The present and future of post production business and technology | Philip Hodgetts



From Archie Bunker to now: what’s changed in TV distribution?

 writes a report on a CES panel he moderated covering with the topic “Who thinks ‘Gangnam Style’ is good content?” His motivation was to:

My goal was to open the discussion, asking if it’s possible to bring scale to niche content — and if so, what’s needed: Great content? Great distribution? Both? And how is it done?

The panelists certainly have the YouTube views to have a valid opinion but it’s hard to compare such different eras in TV distribution.

Forty years ago, when Archie Bunker was on TV, for a show to become successful, it needed to have a network broadcasting it after work hours. TV had only a few channels, so for content to get traction, it needed mainly to “show up.” Forty years later, in a world of YouTube, Twitter, Facebook and more, two things have changed:

1. Anyone can create content and put it out there.

2. There is no more “audience cap.” Your content can reach a billion people. The question is, how?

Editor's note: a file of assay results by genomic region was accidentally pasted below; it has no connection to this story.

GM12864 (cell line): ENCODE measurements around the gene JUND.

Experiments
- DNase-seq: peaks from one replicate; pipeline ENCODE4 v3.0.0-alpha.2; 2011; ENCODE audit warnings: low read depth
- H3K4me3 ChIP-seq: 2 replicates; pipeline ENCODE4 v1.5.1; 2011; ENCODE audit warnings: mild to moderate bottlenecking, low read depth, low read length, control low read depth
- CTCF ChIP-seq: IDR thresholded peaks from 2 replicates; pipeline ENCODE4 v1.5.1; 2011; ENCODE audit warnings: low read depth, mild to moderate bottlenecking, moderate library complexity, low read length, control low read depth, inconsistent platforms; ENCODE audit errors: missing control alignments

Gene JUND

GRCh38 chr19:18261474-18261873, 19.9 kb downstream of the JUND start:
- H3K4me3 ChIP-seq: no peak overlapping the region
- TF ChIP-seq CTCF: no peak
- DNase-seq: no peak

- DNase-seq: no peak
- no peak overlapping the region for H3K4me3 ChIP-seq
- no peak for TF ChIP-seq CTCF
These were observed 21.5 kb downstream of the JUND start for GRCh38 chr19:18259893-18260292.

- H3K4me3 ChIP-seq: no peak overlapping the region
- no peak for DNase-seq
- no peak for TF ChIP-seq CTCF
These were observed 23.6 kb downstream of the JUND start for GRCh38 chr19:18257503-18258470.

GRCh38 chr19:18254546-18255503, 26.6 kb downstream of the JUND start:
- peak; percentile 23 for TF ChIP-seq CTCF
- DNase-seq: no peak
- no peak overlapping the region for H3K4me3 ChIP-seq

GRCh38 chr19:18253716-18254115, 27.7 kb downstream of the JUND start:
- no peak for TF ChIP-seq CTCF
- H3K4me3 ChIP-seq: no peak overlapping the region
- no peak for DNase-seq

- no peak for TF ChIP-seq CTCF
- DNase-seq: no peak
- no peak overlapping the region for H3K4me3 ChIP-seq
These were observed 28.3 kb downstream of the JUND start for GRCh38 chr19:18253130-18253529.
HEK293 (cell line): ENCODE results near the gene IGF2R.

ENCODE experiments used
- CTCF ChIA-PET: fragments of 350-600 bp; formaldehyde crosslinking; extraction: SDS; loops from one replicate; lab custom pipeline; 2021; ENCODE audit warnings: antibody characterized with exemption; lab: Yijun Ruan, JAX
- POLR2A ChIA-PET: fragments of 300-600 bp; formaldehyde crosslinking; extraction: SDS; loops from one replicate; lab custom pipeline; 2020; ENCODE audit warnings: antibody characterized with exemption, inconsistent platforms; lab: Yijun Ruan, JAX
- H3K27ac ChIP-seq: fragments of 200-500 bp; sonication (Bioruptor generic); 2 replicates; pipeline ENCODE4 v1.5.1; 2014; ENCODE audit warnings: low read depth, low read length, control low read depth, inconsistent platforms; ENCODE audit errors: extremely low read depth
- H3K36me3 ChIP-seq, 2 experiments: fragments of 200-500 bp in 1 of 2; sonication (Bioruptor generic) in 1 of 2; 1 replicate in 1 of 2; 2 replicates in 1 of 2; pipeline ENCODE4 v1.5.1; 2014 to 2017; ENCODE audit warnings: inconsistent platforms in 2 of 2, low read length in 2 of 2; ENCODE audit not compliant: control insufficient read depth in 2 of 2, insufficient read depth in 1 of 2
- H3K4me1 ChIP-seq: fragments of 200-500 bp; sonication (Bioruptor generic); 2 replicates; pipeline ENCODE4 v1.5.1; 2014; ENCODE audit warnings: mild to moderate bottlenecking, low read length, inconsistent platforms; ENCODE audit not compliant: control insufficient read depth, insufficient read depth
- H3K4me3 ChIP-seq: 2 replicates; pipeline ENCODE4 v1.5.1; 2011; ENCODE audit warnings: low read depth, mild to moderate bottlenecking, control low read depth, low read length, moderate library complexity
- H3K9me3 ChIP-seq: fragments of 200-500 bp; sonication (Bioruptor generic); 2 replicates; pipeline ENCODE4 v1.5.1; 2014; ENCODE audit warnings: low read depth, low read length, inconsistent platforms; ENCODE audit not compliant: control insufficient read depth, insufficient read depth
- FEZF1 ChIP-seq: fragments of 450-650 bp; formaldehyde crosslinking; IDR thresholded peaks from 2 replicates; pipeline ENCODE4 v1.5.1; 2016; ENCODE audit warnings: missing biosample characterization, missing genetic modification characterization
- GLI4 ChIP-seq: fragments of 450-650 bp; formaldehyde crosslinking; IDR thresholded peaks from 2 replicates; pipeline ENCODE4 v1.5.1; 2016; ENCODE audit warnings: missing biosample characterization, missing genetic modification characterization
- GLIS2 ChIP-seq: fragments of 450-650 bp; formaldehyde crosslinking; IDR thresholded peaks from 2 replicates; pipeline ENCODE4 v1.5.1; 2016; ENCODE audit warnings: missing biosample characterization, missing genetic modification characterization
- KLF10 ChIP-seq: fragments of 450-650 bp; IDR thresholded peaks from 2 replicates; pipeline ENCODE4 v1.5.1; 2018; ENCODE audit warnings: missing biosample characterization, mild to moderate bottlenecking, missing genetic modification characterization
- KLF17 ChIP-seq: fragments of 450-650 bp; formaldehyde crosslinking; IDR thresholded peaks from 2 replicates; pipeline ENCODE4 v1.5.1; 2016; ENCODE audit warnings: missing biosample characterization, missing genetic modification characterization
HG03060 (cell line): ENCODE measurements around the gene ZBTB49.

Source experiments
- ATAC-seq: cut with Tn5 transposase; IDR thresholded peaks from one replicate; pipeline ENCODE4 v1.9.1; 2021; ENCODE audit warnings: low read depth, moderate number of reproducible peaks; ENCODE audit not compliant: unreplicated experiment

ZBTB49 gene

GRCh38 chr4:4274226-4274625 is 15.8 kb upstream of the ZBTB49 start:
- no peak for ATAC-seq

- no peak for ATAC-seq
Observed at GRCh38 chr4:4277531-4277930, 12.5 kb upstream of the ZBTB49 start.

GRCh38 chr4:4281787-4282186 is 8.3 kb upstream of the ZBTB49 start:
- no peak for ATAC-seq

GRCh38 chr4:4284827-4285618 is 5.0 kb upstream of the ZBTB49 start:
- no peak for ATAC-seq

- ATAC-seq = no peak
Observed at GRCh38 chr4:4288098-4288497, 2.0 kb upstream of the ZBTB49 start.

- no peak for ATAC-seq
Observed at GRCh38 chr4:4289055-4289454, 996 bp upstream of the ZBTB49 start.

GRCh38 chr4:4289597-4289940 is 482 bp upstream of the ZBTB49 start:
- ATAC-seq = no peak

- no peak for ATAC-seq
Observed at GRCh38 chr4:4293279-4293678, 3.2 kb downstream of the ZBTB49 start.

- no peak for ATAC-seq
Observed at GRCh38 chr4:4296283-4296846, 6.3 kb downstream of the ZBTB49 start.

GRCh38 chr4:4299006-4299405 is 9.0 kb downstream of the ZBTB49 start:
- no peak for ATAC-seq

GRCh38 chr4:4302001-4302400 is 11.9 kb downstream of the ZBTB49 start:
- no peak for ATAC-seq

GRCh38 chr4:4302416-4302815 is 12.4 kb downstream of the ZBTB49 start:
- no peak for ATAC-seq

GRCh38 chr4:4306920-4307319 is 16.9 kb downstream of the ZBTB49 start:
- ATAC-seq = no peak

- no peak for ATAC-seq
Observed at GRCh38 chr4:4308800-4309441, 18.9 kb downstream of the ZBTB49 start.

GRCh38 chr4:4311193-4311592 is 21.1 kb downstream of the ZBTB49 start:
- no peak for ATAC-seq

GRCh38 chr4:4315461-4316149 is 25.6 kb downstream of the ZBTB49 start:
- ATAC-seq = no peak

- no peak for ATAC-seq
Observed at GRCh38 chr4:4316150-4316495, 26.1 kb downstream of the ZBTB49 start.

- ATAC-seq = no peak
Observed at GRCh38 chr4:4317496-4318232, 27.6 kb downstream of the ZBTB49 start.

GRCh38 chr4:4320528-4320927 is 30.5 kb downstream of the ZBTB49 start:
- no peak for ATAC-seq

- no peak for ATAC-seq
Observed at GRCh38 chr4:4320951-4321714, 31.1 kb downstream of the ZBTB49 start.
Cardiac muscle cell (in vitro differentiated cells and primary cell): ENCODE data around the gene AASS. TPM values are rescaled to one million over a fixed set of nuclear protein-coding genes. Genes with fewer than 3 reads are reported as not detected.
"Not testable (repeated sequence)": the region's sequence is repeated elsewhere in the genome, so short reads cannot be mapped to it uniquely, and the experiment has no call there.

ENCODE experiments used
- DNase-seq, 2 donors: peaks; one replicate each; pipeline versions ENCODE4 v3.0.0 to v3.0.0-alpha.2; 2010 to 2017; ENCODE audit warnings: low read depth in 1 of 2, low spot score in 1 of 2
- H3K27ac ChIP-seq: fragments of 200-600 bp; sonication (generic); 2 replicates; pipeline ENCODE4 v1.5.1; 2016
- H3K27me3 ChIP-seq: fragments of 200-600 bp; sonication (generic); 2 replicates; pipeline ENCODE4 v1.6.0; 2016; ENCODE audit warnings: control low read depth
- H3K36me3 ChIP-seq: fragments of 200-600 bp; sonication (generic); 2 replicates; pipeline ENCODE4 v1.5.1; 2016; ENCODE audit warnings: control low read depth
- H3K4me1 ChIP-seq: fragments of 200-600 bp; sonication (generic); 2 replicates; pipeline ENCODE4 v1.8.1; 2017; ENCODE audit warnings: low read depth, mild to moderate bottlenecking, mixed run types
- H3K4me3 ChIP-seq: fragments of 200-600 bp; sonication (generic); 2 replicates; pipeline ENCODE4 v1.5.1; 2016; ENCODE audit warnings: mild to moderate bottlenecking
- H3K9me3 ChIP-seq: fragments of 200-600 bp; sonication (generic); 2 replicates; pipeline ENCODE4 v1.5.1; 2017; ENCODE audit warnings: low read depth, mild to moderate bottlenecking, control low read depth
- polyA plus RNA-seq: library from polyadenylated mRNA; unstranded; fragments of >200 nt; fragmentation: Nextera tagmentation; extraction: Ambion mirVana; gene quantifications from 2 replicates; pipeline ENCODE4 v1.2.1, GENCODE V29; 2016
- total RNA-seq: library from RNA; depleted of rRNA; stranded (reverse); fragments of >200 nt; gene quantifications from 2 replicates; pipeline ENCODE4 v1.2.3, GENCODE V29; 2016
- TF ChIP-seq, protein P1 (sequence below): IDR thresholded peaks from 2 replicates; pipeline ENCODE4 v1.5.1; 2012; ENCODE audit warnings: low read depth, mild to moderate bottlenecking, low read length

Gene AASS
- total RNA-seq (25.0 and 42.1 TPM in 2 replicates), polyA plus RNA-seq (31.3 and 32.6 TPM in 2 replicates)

From there he notes a series of observations from the panel that I’ve summarized:

  • Keep the content fresh, and of the standard of broadcast TV distribution.
  • Creators have much to gain from those who, like BigFrame who provide infrastructure.
  • Among leading content creators YouTube is considered a partner, not a competitor.
  • Channel Subscribers is a more important metric than views, as subscribers indicate a repeatable, consistent audience.
  • Branded content is on the rise. Expect more news on branded content, it’s an important trend.

We’re never going to see shows with the audience reach of All in the Family and its ilk of 40 years ago, because the TV distribution market is now so diversified. On the plus side, you don’t have to wait for a network to come calling: you can create and distribute yourself, if you’re willing to put the work into it.

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1 comment

  • Alex Gollner · February 6, 2013 at 5:37 pm

    Perhaps we could look to how speech radio is represented online. When a good enough quality TV show is as straightforward to make on a regular basis as a podcast, then video will catch up to audio.



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